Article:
Ninewa: The Kurds and the central government are still arguing over Ninewa. Mosul remains dangerous. Al Sahiroon in Mosul has six displaced families that have fled violence, but are now facing high rents. Nine displaced families are living in al Koeer. Displaced families live in mud huts in the Khothor Illian and al Sahaji villages.

Study of 12,228 families
Origin: 50.8% Baghdad, 38.6% Ninewa, 6.5% Basra, 1.1% Diyala, 0.9% Tamim, 0.6% Salahaddin, 0.6% Anbar, 0.5% Babil, 0.2% Wasit, 0.1% Qadisiyah, 0.1% Dhi Qar
Sect: 37.6% Assyrian Christian, 26.5% Sunni Arab, 12.8% Chaldean Christian, 12.4% Sunni Turkmen, 3.6% Sunni Kurd, 2.2% Shiite Turkmen, 0.8% Shiite Arab, 0.3% Yazidi Arab, 0.2% Christian Armenian, 0.2% Yazidid Kurd

Qadisiyah: After military operations in Qadisiyah in July security has improved. Sixteen displaced families in al Jazeir are facing evictions because they are squatting on government land. Displaced families in Hay al-Sadr are living in poor housing.

Study of 3,442 families
Origin: 81.4% Baghdad, 6.5% Diyala, 4.6% Anbar, 3.0% Salahadin, 2.4% Tamim, 1.7% Babil, 0.3% Wasit, 0.1% Ninewa
Sect: 100% Shiite Arab

Salahaddin: There is occasional violence in Salahaddin. 607 displaced families are squatting on government land near Tikrit University. 150 displaced families living in Julam al-Bariyyah lack water. Local farmers are also running out of water because of the drought.

Study of 14,916 families
Origin: 49.4% Baghdad, 15.4% Tamim, 12.8% Basra, 9.6% Diyala, 5.5% Salahaddin, 1.9% Ninewa, 1.8% Anbar, 1.3% Irbil, 0.8% Wasit, 0.7% Dhi Qar, 0.6% Babil, 0.1% Qadisiyah, 0.1% Karbala
Sect: 96.4% Sunni Arab, 2.2% Shiite Arab, 0.8% Shiite Turkmen, 0.4% Sunni Kurd, 0.1% Sunni Turkmen

Sulamaniyah: Security is good in Sulamaniyah. 31 displaced families have left the province to go back to Baghdad. 76 families wanted to go back to Baghdad, Diyala, and Ninewa, but changed their minds because they didn’t think it was safe enough. 120 families from Qalawa camp have gone back to their homes. The remainder do not want to go back because of security concerns. The government has offered to set up a camp for them in Bazyan, but they do not want to move.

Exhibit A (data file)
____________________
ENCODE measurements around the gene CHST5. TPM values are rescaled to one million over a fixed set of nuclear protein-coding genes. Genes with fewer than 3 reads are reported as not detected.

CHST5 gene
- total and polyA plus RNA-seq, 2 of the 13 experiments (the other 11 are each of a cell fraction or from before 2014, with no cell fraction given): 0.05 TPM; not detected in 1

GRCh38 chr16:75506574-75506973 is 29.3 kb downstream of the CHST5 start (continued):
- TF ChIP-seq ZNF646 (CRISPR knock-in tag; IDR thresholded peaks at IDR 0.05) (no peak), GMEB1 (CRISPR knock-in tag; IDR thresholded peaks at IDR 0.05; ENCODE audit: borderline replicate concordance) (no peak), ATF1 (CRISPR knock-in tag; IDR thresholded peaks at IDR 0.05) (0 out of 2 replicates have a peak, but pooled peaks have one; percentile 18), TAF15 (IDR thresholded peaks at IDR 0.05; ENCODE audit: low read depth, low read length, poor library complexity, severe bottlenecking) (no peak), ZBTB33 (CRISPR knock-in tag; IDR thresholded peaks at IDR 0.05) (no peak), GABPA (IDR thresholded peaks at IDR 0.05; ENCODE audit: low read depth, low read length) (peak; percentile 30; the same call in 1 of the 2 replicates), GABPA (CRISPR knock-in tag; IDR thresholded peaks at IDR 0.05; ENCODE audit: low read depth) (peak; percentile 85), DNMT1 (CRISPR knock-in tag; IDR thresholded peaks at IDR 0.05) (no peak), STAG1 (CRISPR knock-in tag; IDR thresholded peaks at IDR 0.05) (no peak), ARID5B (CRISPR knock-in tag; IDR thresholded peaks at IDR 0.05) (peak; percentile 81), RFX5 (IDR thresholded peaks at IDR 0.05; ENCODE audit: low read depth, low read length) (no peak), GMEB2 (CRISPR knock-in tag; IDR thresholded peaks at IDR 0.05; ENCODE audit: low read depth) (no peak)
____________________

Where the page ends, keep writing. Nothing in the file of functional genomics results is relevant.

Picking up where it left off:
Study of 5,408 families
Origin: 46.5% Diyala, 45.6% Baghdad, 2.9% Anbar, 1.9% Ninewa, 0.9% Salahaddin, 0.6% Tamim, 0.5% Basra, 0.4% Babil, 0.2% Wasit, 0.1% Dhi Qar, 0.1% Sulamaniyah, 0.1% Karbala
Sect: 62.8% Sunni Arab, 22.5% Sunni Kurd, 10.4% Shiite Arab, 2.6% Shiite Kurd, 0.4% Yazidi Kurd, 0.3% Sabean Mandean Arab, 0.3% Sunni Turkmen, 0.2% Chaldean Christian, 0.1% Christian Arab, 0.1% Christian Assyrian

Tamim: Security has improved in Tamim, but it is still an issue. Most of the violence there is based upon ethnicity. Displaced families have been attacked in al Multaka and al Hawiga. Six girls were also kidnapped and raped. 76 Kurdish families were forced out of al Hawiga, and are now squatting in the Koli neighborhood of Dibis. They can’t go back because militants control their homes, and they can’t find work either. 85 Kurdish families displaced from al Hawiga now live in the Qadisiyah area, and are squatting on government land. The al Qadisiyah and Benja Ali areas are lacking health care.

Study of 9,628 families
Origin: 27.5% Diyala, 18.7% Tamim, 17.5% Baghdad, 15.4% Salahaddin, 15.2% Ninea, 4.1% Anbar, 1.0% Irbil, 0.2% Basra, 0.2% Sulamaniyah, 0.1% Babil
Sect: 49.21% Sunni Arab, 21.49% Sunni Kurd, 18.13% Shiite Turkomen, 3.25% Sunni Turkmen, 3.11% Shiite Arab, 1.62% Assyrian Christian, 1.36% Shiite Kurd, 0.57% Chaldean Christian, 0.2%, 0.03% Christian Turkmen

Wasit: Security is good in Wasit. 100 displaced families have left the province for their homes. Other displaced are squatting in al Joba village on government land in mud houses. They have been told they have to leave.

Study of 12,404 families
Origin: 64.9% Baghdad, 32.9% Diyala, 1.0% babil, 0.5% Tamim, 0.4% Anbar, 0.2% Salahaddin, 0.1% Basra
Sect: 99.9% Shiite Arab, 0.15 Sunni Arab

For more on Iraq’s refugees see:

Al Jazeera Report On Squatters

Baghdad Issues Ultimatum To Squatters

Baghdad Sets A Deadline For Squatters (Again)

Baghdad Working On Extending Plane Trips For Iraqi Refugees From Jordan

Brookings Institution Iraq Refugee Report

Déjà Vu? Government Returns Refugees

Displaced Iraqis Returning Slowly, Government Bureaucracy Might Be Slower

Enticing Iraqi Refugees To Return

Few Iraqi Refugees Want To Return

Government Refugee Policy At Work In Najaf and Diyala

Government’s Displaced Plan?

International Crisis Group’s Report on Iraqi Refugees

International Organization for Migration and Iraqi Ministry of Displacement and Migration Survey of Displaced Iraqis

Iraq’s Displacement and Migration Committee Criticizes Maliki’s Refugee Plan

Numbers on Internally Displaced Iraqis

Only Sunnis Displaced Welcomed in Baghdad’s Dora District?

Returns And Removals In Baghdad

Special Inspector General for Iraq Reconstruction’s Numbers for Iraq’s Internally Displaced


Adas, Basil, “More than 11,000 displaced families return to Baghdad,” Gulf News, 8/4/08

Fadel, Leila, “Displaced Iraqis, now told to go home, fear for their lives,” McClatchy Newspapers, 10/5/08

International Crisis Group, “Failed Responsibility: Iraqi Refugees In Syria, Jordan and Lebanon,” 7/10/08

International Organization for Migration, “IOM Emergency Needs Assessments,” 10/1/08

IRIN, “Plane-load of Iraqis due to be repatriated this week,” 9/29/08

Ministry of Displacement and Migration & International Organization for Migration, “Returnee Monitoring and Needs Assessments Tabulation Report,” September 2008